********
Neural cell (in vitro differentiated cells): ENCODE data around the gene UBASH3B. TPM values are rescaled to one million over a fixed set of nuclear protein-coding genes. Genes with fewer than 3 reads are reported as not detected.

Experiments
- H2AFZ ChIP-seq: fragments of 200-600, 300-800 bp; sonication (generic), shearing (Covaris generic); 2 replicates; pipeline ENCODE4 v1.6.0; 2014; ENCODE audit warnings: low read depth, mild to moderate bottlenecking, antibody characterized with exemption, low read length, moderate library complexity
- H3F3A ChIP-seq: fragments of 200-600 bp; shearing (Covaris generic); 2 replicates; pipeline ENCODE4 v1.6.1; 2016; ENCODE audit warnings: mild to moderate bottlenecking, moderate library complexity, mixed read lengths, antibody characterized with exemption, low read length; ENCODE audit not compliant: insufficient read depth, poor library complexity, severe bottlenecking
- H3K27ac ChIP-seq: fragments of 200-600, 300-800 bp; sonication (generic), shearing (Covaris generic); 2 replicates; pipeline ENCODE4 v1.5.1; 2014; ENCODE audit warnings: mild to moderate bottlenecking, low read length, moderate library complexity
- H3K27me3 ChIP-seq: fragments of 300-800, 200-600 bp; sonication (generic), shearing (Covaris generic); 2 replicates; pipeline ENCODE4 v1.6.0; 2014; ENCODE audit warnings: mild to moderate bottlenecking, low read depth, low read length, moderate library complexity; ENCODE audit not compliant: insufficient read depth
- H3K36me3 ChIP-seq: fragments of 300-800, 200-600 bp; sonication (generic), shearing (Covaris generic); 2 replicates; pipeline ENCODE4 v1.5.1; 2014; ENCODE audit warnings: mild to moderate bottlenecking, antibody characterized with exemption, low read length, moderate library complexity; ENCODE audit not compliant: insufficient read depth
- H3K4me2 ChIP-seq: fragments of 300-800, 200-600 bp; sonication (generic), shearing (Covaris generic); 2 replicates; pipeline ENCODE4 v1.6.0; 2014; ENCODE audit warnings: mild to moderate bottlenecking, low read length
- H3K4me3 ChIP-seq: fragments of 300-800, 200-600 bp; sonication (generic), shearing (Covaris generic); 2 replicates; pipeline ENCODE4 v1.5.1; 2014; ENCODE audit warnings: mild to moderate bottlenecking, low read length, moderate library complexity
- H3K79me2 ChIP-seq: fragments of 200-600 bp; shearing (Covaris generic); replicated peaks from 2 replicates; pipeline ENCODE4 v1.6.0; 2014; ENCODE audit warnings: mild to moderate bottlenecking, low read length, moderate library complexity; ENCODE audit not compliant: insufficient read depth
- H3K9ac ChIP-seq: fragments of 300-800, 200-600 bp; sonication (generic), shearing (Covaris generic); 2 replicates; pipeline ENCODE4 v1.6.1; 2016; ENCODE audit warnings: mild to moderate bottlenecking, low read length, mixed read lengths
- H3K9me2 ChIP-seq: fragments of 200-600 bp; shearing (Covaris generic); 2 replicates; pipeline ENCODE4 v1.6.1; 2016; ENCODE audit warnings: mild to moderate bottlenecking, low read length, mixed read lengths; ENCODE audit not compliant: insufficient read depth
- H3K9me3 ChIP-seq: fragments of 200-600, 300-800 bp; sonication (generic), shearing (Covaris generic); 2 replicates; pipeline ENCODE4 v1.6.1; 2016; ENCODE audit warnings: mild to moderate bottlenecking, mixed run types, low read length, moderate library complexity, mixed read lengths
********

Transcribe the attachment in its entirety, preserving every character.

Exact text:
Neural cell (in vitro differentiated cells): ENCODE data around the gene UBASH3B. TPM values are rescaled to one million over a fixed set of nuclear protein-coding genes. Genes with fewer than 3 reads are reported as not detected.

Experiments
- H2AFZ ChIP-seq: fragments of 200-600, 300-800 bp; sonication (generic), shearing (Covaris generic); 2 replicates; pipeline ENCODE4 v1.6.0; 2014; ENCODE audit warnings: low read depth, mild to moderate bottlenecking, antibody characterized with exemption, low read length, moderate library complexity
- H3F3A ChIP-seq: fragments of 200-600 bp; shearing (Covaris generic); 2 replicates; pipeline ENCODE4 v1.6.1; 2016; ENCODE audit warnings: mild to moderate bottlenecking, moderate library complexity, mixed read lengths, antibody characterized with exemption, low read length; ENCODE audit not compliant: insufficient read depth, poor library complexity, severe bottlenecking
- H3K27ac ChIP-seq: fragments of 200-600, 300-800 bp; sonication (generic), shearing (Covaris generic); 2 replicates; pipeline ENCODE4 v1.5.1; 2014; ENCODE audit warnings: mild to moderate bottlenecking, low read length, moderate library complexity
- H3K27me3 ChIP-seq: fragments of 300-800, 200-600 bp; sonication (generic), shearing (Covaris generic); 2 replicates; pipeline ENCODE4 v1.6.0; 2014; ENCODE audit warnings: mild to moderate bottlenecking, low read depth, low read length, moderate library complexity; ENCODE audit not compliant: insufficient read depth
- H3K36me3 ChIP-seq: fragments of 300-800, 200-600 bp; sonication (generic), shearing (Covaris generic); 2 replicates; pipeline ENCODE4 v1.5.1; 2014; ENCODE audit warnings: mild to moderate bottlenecking, antibody characterized with exemption, low read length, moderate library complexity; ENCODE audit not compliant: insufficient read depth
- H3K4me2 ChIP-seq: fragments of 300-800, 200-600 bp; sonication (generic), shearing (Covaris generic); 2 replicates; pipeline ENCODE4 v1.6.0; 2014; ENCODE audit warnings: mild to moderate bottlenecking, low read length
- H3K4me3 ChIP-seq: fragments of 300-800, 200-600 bp; sonication (generic), shearing (Covaris generic); 2 replicates; pipeline ENCODE4 v1.5.1; 2014; ENCODE audit warnings: mild to moderate bottlenecking, low read length, moderate library complexity
- H3K79me2 ChIP-seq: fragments of 200-600 bp; shearing (Covaris generic); replicated peaks from 2 replicates; pipeline ENCODE4 v1.6.0; 2014; ENCODE audit warnings: mild to moderate bottlenecking, low read length, moderate library complexity; ENCODE audit not compliant: insufficient read depth
- H3K9ac ChIP-seq: fragments of 300-800, 200-600 bp; sonication (generic), shearing (Covaris generic); 2 replicates; pipeline ENCODE4 v1.6.1; 2016; ENCODE audit warnings: mild to moderate bottlenecking, low read length, mixed read lengths
- H3K9me2 ChIP-seq: fragments of 200-600 bp; shearing (Covaris generic); 2 replicates; pipeline ENCODE4 v1.6.1; 2016; ENCODE audit warnings: mild to moderate bottlenecking, low read length, mixed read lengths; ENCODE audit not compliant: insufficient read depth
- H3K9me3 ChIP-seq: fragments of 200-600, 300-800 bp; sonication (generic), shearing (Covaris generic); 2 replicates; pipeline ENCODE4 v1.6.1; 2016; ENCODE audit warnings: mild to moderate bottlenecking, mixed run types, low read length, moderate library complexity, mixed read lengths